Stutters, A Book of Hope, is a collection of poems which reflect the author's experience of her own stuttering, from early life until now, blended with images of nature, speaking to what we all feel when something is different about us. These words tenderly connect with readers and listeners, as we all have ways we feel different and need to overcome something we can't hide.
Mary Ricketson’s published collections are I Hear the River Call My Name, Hanging Dog Creek, Shade and Shelter, Mississippi: The Story of Luke and Marian, Keeping in Place, Lira, Poems of a Woodland Woman, and Precious the Mule. She won first place in the 2011 Joyce Kilmer Memorial Forest 75th anniversary national poetry contest.
Ricketson's poems reflect the healing powers of nature, a path she follows from Appalachian tradition. She is a mental health therapist in private practice in Murphym NC and likes her writing groups, hiking mountain trails, and her garden of vegetables, flowers, and blueberries.
Mary Ricketson’s new book of poems — Stutters –is accurate as a chickadee’s chirp or an arrow’s sting. The poet creates a legacy varied as the soil’s grains scattering from opening fingers.
Shelby Stephenson, poet laureate of North Carolina from 2015-2018. His recent books are Country and Praises.
Mary Ricketson’s book, Stutters, A Book of Hope, takes the reader through Ricketson’s journey of fear and frustration…. It’s honest and fascinating…. Ricketson’s courage and strength shine through the pages…. Families struggling in the shadows of stuttering will find hope in this collection of poems.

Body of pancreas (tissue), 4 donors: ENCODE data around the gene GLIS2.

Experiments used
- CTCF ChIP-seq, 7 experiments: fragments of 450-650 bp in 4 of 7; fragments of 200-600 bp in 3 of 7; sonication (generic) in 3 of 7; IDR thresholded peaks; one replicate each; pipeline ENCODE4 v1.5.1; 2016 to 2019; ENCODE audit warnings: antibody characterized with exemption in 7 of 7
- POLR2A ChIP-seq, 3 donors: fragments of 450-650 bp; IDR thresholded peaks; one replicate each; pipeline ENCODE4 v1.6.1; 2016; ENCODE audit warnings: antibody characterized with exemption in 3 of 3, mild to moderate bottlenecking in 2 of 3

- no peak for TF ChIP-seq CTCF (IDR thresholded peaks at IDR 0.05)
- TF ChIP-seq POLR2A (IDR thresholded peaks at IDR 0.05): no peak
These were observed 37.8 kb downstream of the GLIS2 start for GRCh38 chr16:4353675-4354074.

Brenda Kay Ledford, retired educator and author of: Blanche, Poems of a Blue Ridge Woman and Leatherwood Falls, Blue Ridge Mountain Poems
Mary Ricketson invokes the inner courage of a personal difference seeking to come to light. Her poetry warms our hearts with its raw passion and fear, its joys and sorrows. As told over the course of her lifetime, she shares her stories within the voice of a stutterer, bringing us into her realm…. Mary’s humility shines through in this book of poetry, as does her bravery, charm, and wit.
As a speech language pathologist with over 26 years of clinical practice, I can attest to Mary Ricketson’s hard-earned fluency today. As a colleague working with Mary with a local non-profit, I can attest to her dedication to women and to voices often not heard. Hearing Mary speak and recite her poetry is a time-stand-still kind of experience.Emory E Prescott, PhD, MS,CCC-SLP, author of The Herbal Brain